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Senate passes tariff-relief bill

Senate passes tariff-relief bill
© Anna Moneymaker

The Senate cleared legislation on Thursday that would eliminate duties on imported raw materials used for production that aren’t readily available in the United States.

The Miscellaneous Tariff Bill Act, which passed the House in January, was approved by a voice vote as the chamber wrapped up its work for the week.
 
 
“This legislation will help American companies compete across the globe and create economic benefits for consumers by reducing trade barriers for American manufacturers that need products that are difficult to obtain in the United States,” Sen. Orrin HatchOrrin Grant HatchPress: Forget bipartisanship — it's dead! Privatization of foster care has been a disaster for children Remembering Ted Kennedy highlights decline of the Senate MORE (R-Utah), the chairman of the Finance Committee, said in a statement.  
 
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Sen. Ron WydenRonald (Ron) Lee WydenGOP senator: Raising corporate taxes is a 'non-starter' Democrats get good news from IRS IRS chief warns of unpaid taxes hitting trillion MORE (D-Ore.) added that the bill was the product of a "bipartisan effort and an inter-agency process to boost the competitiveness of U.S. manufacturers around the world.”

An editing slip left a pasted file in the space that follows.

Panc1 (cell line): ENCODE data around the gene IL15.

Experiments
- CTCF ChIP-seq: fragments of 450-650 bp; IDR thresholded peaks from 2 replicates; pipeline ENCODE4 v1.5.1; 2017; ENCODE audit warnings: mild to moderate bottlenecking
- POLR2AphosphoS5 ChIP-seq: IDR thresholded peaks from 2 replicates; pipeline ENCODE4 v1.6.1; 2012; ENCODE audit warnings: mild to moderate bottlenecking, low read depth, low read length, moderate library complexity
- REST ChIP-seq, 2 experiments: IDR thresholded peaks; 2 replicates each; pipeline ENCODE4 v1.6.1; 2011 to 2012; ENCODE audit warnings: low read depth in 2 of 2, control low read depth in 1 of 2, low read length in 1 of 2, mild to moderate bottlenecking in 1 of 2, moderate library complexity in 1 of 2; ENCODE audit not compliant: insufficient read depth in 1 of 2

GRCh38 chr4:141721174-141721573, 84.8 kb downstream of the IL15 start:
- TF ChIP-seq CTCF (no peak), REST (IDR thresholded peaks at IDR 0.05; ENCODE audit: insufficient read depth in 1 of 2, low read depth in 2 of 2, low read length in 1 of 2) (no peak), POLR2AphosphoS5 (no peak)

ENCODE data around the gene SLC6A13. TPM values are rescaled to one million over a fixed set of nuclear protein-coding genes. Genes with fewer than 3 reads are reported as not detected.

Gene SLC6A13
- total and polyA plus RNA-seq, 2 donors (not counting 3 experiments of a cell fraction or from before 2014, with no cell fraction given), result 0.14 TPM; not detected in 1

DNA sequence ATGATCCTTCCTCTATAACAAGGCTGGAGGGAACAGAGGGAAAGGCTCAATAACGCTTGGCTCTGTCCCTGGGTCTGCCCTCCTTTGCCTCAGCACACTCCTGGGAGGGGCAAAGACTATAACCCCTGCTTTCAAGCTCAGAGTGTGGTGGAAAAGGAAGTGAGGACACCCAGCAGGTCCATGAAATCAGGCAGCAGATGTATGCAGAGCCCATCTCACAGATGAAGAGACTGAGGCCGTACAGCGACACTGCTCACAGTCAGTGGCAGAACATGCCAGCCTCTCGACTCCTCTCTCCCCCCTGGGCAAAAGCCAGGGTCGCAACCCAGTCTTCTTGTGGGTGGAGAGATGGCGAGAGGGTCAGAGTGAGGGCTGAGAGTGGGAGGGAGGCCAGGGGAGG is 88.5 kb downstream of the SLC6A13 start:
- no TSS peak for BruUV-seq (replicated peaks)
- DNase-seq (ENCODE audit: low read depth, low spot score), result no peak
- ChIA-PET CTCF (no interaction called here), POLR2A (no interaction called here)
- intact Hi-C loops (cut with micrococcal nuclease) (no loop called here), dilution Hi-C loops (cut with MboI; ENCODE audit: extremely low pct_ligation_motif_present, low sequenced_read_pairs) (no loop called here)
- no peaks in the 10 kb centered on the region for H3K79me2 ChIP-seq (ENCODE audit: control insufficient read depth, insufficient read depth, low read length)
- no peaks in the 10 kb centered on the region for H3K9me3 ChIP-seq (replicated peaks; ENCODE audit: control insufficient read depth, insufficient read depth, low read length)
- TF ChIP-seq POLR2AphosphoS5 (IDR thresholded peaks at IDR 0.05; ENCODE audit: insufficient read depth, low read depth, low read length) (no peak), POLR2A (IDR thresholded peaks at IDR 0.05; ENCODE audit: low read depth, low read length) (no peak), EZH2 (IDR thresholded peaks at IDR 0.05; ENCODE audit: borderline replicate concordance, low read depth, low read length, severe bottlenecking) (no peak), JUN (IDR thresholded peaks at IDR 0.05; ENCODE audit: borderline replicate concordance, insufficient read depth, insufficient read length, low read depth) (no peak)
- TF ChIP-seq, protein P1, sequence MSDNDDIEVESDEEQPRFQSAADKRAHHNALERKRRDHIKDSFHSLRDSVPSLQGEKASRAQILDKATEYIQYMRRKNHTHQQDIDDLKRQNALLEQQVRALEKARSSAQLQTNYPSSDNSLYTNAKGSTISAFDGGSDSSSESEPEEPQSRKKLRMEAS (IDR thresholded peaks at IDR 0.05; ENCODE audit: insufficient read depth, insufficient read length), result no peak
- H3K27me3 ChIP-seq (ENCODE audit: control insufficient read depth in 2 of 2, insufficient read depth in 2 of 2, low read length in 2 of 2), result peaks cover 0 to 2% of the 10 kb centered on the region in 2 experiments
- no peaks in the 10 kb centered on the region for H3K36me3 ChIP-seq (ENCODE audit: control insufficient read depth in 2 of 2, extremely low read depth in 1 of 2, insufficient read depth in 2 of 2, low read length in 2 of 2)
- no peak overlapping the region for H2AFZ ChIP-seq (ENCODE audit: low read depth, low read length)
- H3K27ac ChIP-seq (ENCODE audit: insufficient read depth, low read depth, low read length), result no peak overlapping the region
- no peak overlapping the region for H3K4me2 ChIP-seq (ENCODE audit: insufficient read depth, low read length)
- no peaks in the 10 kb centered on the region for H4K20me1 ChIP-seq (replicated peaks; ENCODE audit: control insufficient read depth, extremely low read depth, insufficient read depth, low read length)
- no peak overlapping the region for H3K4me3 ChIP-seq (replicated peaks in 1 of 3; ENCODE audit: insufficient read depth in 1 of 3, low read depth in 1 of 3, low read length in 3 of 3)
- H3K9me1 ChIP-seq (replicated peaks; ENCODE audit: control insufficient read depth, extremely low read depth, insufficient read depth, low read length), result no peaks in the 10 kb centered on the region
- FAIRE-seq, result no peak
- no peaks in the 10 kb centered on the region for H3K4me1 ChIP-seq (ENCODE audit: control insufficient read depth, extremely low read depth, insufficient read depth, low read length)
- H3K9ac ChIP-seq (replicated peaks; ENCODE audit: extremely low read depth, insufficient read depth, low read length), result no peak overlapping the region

The bill comes as Trump's broader trade policies have rankled Republicans on Capitol Hill, who worry steep tariffs on steel and aluminum imports will roil the economy months before a midterm election. 

The tariff cuts included in Thursday's legislation, which initially expired roughly six years ago, are expected to save businesses millions of dollars a year while making them more globally competitive.

“This is a significant step forward for manufacturers, who, along with other businesses, are losing nearly $1 million every day until this bill becomes law," said Jay Timmons, the president and CEO of the National Association of Manufacturers (NAM).

He added that the House should "act quickly, pass the Senate version of the bill and get it to President Trump’s desk for his signature.” 
 
More than 200 business groups, led by NAM, had urged Congress to include the bill in March's omnibus spending package.